CARICOM Ministers with responsibility for Trade and Economic Development have emphasised the need for the Community to develop robust strategies to respond to the impact COVID-19 has had on the Region’s economy.
The Ministers met for the Council for Trade and Economic Development (COTED), under the Chairmanship of the Hon. Paula Gopee-Scoon, Minister of Trade and Industry of Trinidad and Tobago.
The impact of COVID-19 on Member States was one of the main agenda items of the Meeting.
The discussions were held against the background of steep output losses to the tune of about 20 per cent in 2020, the first year when protocols were established to help curb the pandemic. Among the protocols were those that prohibited travel which had deleterious effects on tourism, for example, a sector on which the Region depends heavily. Inflation, supply chain disruptions, high freight costs, a worsening debt situation and high commodity prices are among the other realities the Region is encountering currently.
In the face of high unemployment rates and job losses in the Region, one of the critical priorities identified is expanding job opportunities and decent work for citizens. In the current scenario, proactive resource mobilisation; economic diversification; careful economic management with a focus on key sectors such as agriculture, tourism, manufacturing, and health; and the adoption of e-commerce will be required to build resilient, sustainable economies.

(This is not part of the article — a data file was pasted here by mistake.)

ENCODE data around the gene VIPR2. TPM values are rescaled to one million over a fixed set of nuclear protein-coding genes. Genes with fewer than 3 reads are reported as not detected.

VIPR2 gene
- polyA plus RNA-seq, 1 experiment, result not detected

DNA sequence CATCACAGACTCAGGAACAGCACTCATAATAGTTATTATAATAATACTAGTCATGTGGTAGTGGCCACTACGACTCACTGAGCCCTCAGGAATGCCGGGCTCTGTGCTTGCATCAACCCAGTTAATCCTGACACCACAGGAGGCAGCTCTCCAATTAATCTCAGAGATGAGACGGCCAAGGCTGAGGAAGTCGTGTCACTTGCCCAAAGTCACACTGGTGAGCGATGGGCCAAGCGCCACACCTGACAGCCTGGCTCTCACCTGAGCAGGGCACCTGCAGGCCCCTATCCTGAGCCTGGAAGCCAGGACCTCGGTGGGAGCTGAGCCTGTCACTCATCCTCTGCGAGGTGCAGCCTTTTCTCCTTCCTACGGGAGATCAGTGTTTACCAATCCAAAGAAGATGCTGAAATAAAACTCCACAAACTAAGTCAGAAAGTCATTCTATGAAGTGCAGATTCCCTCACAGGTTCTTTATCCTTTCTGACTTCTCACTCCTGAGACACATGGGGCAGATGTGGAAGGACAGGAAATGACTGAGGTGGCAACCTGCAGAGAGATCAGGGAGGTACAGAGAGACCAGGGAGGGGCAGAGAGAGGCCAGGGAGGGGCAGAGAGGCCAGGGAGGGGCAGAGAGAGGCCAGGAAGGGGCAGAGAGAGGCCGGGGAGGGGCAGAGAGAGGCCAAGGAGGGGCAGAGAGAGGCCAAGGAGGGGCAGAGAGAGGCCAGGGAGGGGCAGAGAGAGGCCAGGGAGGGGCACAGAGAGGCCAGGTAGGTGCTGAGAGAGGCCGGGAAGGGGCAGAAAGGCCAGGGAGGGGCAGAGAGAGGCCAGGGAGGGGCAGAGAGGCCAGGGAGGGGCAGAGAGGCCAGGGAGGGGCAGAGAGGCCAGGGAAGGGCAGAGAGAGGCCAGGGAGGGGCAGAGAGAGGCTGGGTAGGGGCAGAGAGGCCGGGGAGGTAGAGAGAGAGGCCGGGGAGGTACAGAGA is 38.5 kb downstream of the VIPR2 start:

CARICOM Assistant Secretary-General for Economic Integration, Innovation and Development, Mr Joseph Cox, referred to the Region’s peculiar position in his remarks at the opening of the two-day virtual meeting.
He warned that while some Member States were poised to benefit from high commodity prices in the short term, the “price volatility which obtains in, for example, the oil market, render modern business planning over the medium term, founded on data analytics, a truly daunting task.“
“At this juncture, it is my considered view that CARICOM Member States are likely to experience a W-shaped recovery versus the U-shaped recovery posited. There is a slowdown in global growth with the IMF most recently reducing projections for 2022 by an entire percentage point, to 3.6 per cent, its second downward revision in a few short months.”
“A further manifestation of this is the expectation that global oil demand will fall by 1.4 million barrels per day which would reduce oil demand to 99.6 million barrels per day on average which would be slightly lower than 2019 levels. Therefore, there are worrying recessionary headwinds which are facing the Region and whereas cognisance must be taken of the recovery occurring in the tourism and travel industries, if the current geo-political challenges continue for much longer, that too may create a new round of challenges. Indeed, it is expected that the referenced sectors could take more than three years to return to pre-pandemic levels,” Mr Cox said.
He said the situation required “fierce urgency” and action that was “grounded in strategic nimbleness guided by pragmatism as optimised growth and development are paramount.”
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